Some surprising guest artists help a local theater festival stage a colorful, intriguing play by a gent named Williams.

Kilroy, of the mid-20th-century “Kilroy was here!” visual/verbal meme, soon will visit the metro area courtesy of Tennessee Williams Festival St. Louis – with aid from associates not only half the nation away but also half the world away.

From Sept. 8 to 11 at the Grand Center’s .ZACK, the festival will welcome David Kaplan, who co-founded Massachusetts’ Provincetown Tennessee Williams Theater Festival, as he directs Africa’s National Drama Company of Ghana in the famed playwright’s Ten Blocks on the Camino Real.

Upfront, Kaplan succinctly addresses the degree to which Ten Blocks resembles more familiar works from Williams (a St. Louis native buried in Calvary Cemetery) like The Glass Menagerie, A Streetcar Named Desire and Cat on a Hot Tin Roof.

“All Williams is about the same thing: love, youth, beauty, the summer,” he says. “None of these last long – and as a result, they need to be remembered, to be talked about and written about. That’s the imperative for performing the plays. We live knowing we will die, the glass animals will break, the match in the dark will blow out, but while the glass shimmers or the match blazes, we enjoy the light.”

Of course, in that Kilroy (nominally the protagonist of the play in question) constitutes an archetypal trickster, this production involves a few peculiarities. First and foremost? Ten Blocks, which Williams wrote in New Orleans’ French Quarter, predates by the better part of a decade another drama entitled just Camino Real.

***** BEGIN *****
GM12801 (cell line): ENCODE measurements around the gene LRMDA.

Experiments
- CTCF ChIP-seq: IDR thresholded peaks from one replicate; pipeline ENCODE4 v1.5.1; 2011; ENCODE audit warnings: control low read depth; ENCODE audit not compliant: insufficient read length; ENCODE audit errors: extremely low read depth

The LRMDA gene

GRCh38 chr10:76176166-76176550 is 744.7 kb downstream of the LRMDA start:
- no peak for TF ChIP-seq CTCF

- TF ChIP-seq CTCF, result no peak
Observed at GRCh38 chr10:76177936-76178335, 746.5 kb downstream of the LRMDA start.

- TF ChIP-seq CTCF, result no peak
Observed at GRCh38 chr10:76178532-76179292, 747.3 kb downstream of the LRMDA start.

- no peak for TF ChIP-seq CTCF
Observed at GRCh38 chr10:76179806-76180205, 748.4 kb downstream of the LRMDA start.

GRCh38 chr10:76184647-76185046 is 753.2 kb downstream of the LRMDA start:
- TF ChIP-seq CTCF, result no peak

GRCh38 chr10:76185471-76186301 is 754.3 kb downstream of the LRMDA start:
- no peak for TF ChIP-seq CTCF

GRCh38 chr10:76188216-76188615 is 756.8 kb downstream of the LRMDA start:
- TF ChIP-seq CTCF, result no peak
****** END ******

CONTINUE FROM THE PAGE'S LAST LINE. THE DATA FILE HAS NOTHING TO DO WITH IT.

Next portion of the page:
“Ten Blocks came first as a one-act play that began as episodic scenes worked by Williams’ close collaborator Elia Kazan with actors from the Actors Studio, including Eli Wallach as Kilroy,” Kaplan says. “The one-act version was finished in 1946. It was experimental work, very different than the usual realism of the [Actors] Studio and different from Kazan’s work directing A Streetcar Named Desire in 1947.

“The one-act was expanded by Williams into a full-length play with 16 blocks titled simply Camino Real. That opened on Broadway in 1953 and puzzled critics expecting something similar to The Glass Menagerie or Streetcar or Summer and Smoke. Kazan and the actors were very excited to be breaking new ground.

“Eli Wallach told me on the phone, in the 1980s, they were shocked after they opened in Washington that not everyone shared their pleasure in it.”

Ultimately, negative reviews led Williams to revise Camino Real for its 1953 publication by the esteemed independent publishing company New Directions – making Ten Blocks an arcane antecedent of an already lesser-known entry in Williams’ oeuvre.

If Ten Blocks recalls the relationship of F. Scott Fitzgerald’s Trimalchio to The Great Gatsby, though, it similarly has enjoyed more than a little attention over time. In 1966, for example, a television adaptation starred none other than Martin Sheen – a mere three years into his distinguished film and television career.

Carrie Houk, the local festival’s executive artistic director, describes the level of excitement surrounding the production. “Tennessee Williams Festival St. Louis is thrilled to launch the U.S. tour of the National Drama Company of Ghana,” she says. “We continue to build our friendship with the Provincetown Tennessee Williams Theater Festival and hope for continued collaboration.”